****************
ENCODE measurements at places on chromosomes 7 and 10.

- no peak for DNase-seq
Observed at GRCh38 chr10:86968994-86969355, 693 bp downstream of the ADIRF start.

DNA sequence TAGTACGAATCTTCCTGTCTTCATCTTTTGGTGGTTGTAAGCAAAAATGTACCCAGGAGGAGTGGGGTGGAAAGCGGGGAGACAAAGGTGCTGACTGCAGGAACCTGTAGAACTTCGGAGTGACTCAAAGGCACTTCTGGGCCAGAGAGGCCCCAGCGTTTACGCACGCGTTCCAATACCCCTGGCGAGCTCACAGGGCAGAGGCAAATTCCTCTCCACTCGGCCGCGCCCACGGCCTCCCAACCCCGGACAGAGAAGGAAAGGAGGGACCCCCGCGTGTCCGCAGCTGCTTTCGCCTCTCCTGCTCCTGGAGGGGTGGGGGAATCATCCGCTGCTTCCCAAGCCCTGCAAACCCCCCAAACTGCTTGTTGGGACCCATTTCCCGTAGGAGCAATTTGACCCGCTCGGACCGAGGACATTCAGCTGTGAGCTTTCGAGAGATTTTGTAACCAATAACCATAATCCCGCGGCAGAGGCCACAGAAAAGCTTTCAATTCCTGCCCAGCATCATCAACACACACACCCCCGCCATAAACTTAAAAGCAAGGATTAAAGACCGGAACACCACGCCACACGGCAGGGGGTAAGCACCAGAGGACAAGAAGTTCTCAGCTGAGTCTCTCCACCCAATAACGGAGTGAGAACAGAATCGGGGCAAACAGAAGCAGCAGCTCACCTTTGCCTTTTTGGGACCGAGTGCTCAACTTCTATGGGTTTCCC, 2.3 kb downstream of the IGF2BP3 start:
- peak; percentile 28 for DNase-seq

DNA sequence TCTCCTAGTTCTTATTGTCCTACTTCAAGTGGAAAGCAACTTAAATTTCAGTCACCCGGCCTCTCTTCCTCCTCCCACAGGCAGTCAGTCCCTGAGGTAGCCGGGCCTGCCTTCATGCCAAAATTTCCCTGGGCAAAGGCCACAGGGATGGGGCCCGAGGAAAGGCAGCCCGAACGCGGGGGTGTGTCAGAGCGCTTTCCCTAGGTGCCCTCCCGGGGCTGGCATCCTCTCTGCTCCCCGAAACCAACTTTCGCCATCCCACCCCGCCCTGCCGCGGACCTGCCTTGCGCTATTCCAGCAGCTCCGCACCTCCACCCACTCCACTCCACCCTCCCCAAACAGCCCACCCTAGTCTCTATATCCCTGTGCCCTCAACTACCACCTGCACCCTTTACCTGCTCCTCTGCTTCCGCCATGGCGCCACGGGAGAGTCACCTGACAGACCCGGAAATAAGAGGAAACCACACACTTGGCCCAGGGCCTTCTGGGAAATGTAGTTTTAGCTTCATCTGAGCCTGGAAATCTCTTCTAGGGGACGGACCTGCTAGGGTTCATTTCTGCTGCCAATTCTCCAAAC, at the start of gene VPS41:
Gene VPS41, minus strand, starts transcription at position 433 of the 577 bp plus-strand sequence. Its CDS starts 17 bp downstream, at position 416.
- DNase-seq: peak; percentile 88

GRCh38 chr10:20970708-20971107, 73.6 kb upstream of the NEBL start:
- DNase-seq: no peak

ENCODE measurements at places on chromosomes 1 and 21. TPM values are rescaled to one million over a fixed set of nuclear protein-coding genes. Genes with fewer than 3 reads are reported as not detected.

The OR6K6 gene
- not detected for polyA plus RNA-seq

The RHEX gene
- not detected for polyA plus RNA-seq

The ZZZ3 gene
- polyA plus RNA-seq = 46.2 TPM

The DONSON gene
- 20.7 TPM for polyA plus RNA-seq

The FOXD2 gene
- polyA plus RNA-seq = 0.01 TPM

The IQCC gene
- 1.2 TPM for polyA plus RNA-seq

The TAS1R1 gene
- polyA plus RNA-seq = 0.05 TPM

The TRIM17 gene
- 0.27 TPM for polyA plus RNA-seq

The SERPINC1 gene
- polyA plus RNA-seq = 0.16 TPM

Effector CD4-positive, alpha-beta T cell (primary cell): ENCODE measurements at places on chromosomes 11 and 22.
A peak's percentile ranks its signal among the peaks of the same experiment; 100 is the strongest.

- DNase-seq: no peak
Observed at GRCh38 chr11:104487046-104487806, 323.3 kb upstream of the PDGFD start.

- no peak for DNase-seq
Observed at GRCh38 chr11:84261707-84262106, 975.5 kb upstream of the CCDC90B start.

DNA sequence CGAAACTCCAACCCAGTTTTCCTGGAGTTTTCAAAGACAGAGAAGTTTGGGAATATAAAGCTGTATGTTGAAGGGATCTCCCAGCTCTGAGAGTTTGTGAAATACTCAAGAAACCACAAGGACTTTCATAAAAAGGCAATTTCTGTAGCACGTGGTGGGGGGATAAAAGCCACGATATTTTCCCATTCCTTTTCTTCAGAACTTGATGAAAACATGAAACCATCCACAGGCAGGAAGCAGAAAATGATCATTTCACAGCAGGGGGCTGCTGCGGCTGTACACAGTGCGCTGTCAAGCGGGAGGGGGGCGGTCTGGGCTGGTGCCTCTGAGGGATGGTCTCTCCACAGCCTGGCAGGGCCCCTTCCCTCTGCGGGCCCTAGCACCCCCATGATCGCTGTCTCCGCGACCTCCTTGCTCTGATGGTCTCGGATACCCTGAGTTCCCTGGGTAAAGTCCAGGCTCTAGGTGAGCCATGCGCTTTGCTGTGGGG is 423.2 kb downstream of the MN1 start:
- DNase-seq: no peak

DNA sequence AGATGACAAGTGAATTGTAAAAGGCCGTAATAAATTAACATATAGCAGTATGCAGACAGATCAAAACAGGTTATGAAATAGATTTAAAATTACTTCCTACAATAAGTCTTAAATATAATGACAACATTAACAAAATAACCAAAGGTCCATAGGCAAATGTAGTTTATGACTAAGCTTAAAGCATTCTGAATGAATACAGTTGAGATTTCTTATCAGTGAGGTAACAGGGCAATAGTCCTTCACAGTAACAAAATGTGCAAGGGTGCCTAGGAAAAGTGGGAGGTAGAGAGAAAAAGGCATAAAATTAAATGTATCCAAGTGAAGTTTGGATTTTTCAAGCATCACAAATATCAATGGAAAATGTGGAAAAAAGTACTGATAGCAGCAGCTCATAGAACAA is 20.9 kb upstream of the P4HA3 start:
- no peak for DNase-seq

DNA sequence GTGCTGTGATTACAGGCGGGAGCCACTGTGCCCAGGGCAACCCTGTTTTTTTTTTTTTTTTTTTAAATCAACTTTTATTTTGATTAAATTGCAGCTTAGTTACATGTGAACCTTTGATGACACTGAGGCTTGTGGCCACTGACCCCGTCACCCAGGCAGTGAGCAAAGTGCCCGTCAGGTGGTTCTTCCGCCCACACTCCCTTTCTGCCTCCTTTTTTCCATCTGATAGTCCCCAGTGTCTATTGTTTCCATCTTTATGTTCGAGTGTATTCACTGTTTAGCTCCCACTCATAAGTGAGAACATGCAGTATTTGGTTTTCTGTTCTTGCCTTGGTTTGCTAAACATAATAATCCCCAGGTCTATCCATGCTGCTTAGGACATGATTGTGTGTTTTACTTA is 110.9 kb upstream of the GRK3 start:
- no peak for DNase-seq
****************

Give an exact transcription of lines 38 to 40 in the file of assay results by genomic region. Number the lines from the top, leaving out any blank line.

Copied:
DNA sequence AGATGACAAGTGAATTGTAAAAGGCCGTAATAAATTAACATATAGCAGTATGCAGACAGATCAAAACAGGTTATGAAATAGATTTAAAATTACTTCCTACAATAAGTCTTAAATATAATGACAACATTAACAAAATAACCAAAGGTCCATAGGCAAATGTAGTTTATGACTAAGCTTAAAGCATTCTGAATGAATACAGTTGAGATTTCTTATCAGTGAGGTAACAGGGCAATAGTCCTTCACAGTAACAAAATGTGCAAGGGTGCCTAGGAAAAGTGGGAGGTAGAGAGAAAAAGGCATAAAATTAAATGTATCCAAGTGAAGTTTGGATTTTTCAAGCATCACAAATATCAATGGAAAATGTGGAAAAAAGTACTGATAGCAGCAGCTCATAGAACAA is 20.9 kb upstream of the P4HA3 start:
- no peak for DNase-seq

DNA sequence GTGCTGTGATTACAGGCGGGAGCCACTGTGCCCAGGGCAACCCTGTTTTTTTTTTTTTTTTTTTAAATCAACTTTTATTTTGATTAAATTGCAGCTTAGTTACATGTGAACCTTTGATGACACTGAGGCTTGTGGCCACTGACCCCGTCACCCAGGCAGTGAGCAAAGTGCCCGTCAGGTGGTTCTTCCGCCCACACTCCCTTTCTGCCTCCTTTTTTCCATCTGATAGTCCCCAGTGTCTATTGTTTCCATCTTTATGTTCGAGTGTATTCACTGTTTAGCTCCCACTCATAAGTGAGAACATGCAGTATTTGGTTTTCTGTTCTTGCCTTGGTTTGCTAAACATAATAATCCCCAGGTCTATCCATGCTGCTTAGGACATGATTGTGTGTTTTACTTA is 110.9 kb upstream of the GRK3 start: